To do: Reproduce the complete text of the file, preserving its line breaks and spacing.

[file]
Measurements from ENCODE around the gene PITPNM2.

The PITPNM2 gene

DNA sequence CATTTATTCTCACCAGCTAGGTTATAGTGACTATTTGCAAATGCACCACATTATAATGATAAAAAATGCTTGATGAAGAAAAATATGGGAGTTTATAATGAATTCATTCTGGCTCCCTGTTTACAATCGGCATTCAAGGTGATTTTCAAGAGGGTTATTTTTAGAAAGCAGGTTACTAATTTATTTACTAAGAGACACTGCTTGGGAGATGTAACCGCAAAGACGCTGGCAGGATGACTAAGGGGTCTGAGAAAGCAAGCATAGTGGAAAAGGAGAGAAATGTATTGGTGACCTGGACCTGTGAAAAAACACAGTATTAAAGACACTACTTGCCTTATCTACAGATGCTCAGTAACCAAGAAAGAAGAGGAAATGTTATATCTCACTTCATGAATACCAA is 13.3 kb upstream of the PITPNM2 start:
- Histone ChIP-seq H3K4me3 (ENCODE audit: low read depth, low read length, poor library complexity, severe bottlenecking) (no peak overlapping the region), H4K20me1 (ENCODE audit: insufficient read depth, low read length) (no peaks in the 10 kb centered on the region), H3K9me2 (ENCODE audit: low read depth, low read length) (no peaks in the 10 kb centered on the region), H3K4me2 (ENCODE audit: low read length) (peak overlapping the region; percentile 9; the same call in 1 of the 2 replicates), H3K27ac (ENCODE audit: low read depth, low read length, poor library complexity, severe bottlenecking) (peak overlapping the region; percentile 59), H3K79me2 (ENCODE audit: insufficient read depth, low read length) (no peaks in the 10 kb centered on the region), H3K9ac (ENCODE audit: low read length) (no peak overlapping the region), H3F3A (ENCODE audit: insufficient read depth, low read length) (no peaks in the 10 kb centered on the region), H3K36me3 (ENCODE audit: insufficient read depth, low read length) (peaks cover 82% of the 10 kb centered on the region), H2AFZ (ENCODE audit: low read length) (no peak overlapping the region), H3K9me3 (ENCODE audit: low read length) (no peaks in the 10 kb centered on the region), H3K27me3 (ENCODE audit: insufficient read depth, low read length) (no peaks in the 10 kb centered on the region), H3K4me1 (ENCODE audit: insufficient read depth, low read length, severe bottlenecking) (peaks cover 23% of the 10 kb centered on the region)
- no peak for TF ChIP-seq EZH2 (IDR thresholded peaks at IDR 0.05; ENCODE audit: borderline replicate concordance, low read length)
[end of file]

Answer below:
Measurements from ENCODE around the gene PITPNM2.

The PITPNM2 gene

DNA sequence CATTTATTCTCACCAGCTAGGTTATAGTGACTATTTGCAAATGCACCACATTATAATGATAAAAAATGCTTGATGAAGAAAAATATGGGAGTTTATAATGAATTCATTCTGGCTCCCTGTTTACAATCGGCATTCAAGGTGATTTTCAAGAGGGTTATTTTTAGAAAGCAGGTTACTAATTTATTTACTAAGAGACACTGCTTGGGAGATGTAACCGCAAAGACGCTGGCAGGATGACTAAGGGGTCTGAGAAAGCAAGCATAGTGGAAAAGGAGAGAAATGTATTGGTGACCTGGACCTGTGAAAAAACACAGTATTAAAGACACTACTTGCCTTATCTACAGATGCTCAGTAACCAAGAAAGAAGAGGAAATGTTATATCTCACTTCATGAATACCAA is 13.3 kb upstream of the PITPNM2 start:
- Histone ChIP-seq H3K4me3 (ENCODE audit: low read depth, low read length, poor library complexity, severe bottlenecking) (no peak overlapping the region), H4K20me1 (ENCODE audit: insufficient read depth, low read length) (no peaks in the 10 kb centered on the region), H3K9me2 (ENCODE audit: low read depth, low read length) (no peaks in the 10 kb centered on the region), H3K4me2 (ENCODE audit: low read length) (peak overlapping the region; percentile 9; the same call in 1 of the 2 replicates), H3K27ac (ENCODE audit: low read depth, low read length, poor library complexity, severe bottlenecking) (peak overlapping the region; percentile 59), H3K79me2 (ENCODE audit: insufficient read depth, low read length) (no peaks in the 10 kb centered on the region), H3K9ac (ENCODE audit: low read length) (no peak overlapping the region), H3F3A (ENCODE audit: insufficient read depth, low read length) (no peaks in the 10 kb centered on the region), H3K36me3 (ENCODE audit: insufficient read depth, low read length) (peaks cover 82% of the 10 kb centered on the region), H2AFZ (ENCODE audit: low read length) (no peak overlapping the region), H3K9me3 (ENCODE audit: low read length) (no peaks in the 10 kb centered on the region), H3K27me3 (ENCODE audit: insufficient read depth, low read length) (no peaks in the 10 kb centered on the region), H3K4me1 (ENCODE audit: insufficient read depth, low read length, severe bottlenecking) (peaks cover 23% of the 10 kb centered on the region)
- no peak for TF ChIP-seq EZH2 (IDR thresholded peaks at IDR 0.05; ENCODE audit: borderline replicate concordance, low read length)